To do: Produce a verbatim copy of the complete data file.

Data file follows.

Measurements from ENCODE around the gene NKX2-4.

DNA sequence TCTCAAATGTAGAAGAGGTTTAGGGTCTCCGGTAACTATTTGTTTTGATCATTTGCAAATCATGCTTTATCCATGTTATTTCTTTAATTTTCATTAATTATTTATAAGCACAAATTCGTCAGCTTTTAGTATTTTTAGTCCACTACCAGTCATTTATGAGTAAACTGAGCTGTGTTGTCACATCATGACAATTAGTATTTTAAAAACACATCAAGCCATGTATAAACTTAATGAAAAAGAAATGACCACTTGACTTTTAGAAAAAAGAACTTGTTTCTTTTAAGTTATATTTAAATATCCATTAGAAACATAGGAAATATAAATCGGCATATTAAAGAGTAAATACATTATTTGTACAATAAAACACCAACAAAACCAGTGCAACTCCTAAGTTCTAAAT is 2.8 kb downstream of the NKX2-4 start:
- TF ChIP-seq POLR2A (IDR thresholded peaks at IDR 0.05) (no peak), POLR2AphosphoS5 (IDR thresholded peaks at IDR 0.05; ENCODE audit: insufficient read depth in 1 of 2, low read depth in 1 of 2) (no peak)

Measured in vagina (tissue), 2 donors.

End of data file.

Measurements from ENCODE around the gene NKX2-4.

DNA sequence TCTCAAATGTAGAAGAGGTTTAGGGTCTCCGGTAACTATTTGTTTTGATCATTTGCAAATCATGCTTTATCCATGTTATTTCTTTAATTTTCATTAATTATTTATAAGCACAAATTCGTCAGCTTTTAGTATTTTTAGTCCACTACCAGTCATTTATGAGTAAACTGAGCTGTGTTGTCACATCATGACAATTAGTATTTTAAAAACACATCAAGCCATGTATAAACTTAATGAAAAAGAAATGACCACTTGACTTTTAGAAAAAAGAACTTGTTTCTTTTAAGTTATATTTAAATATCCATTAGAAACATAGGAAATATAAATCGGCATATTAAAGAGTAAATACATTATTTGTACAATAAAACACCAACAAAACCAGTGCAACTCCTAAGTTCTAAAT is 2.8 kb downstream of the NKX2-4 start:
- TF ChIP-seq POLR2A (IDR thresholded peaks at IDR 0.05) (no peak), POLR2AphosphoS5 (IDR thresholded peaks at IDR 0.05; ENCODE audit: insufficient read depth in 1 of 2, low read depth in 1 of 2) (no peak)

Measured in vagina (tissue), 2 donors.